The Transmission of Attachment Across Three Generations: A Study in Adulthood

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Abstract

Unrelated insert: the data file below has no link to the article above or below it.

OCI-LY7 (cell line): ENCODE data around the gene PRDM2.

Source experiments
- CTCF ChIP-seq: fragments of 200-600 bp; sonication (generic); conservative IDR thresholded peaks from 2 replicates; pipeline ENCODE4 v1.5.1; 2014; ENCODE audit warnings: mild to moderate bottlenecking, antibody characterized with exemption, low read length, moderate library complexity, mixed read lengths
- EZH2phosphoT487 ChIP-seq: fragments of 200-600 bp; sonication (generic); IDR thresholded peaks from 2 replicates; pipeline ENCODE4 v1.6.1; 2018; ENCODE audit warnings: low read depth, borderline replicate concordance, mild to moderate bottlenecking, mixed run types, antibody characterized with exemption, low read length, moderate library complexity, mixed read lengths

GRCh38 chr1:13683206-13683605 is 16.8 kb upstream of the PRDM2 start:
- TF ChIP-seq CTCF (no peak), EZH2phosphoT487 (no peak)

One of the most striking pieces of evidence in attachment research is that attachment security is transmitted from 1 generation to the next. Although there has been an enormous advance in the understanding of this process, this area of research suffers from some significant gaps, as for example the transmission across 3 generations when considering the 2 parents as well as the 2 couples of grandparents. The current study was designed to fill this gap in existing literature by investigating AAI attachment representations in the members of 3 generations, belonging to a total of 32 families, each including an adult offspring, both parents and the 4 grandparents (N = 224). Main findings show that the transmission across 2 generations was stronger in the presence of a female caregiver (either mother or maternal/paternal grandmother), and that across 3 generations was confirmed only in the presence of 2 female caregivers (grandmother to mother to offspring). Conversely, the transmissions across 3 generations with only 1 or no female caregiver were not confirmed. Last, experiencing 2 secure parents increased the likelihood of developing a secure state of mind with respect to attachment among offspring, mothers and fathers, 95% confidence intervals [3.52, 1,238.72], [1.67, 31.17], and [1.67, 19.98], respectively. These findings may have important theoretical implications related to the understanding of the factors involved in the continuity and discontinuity of attachment patterns across generations.

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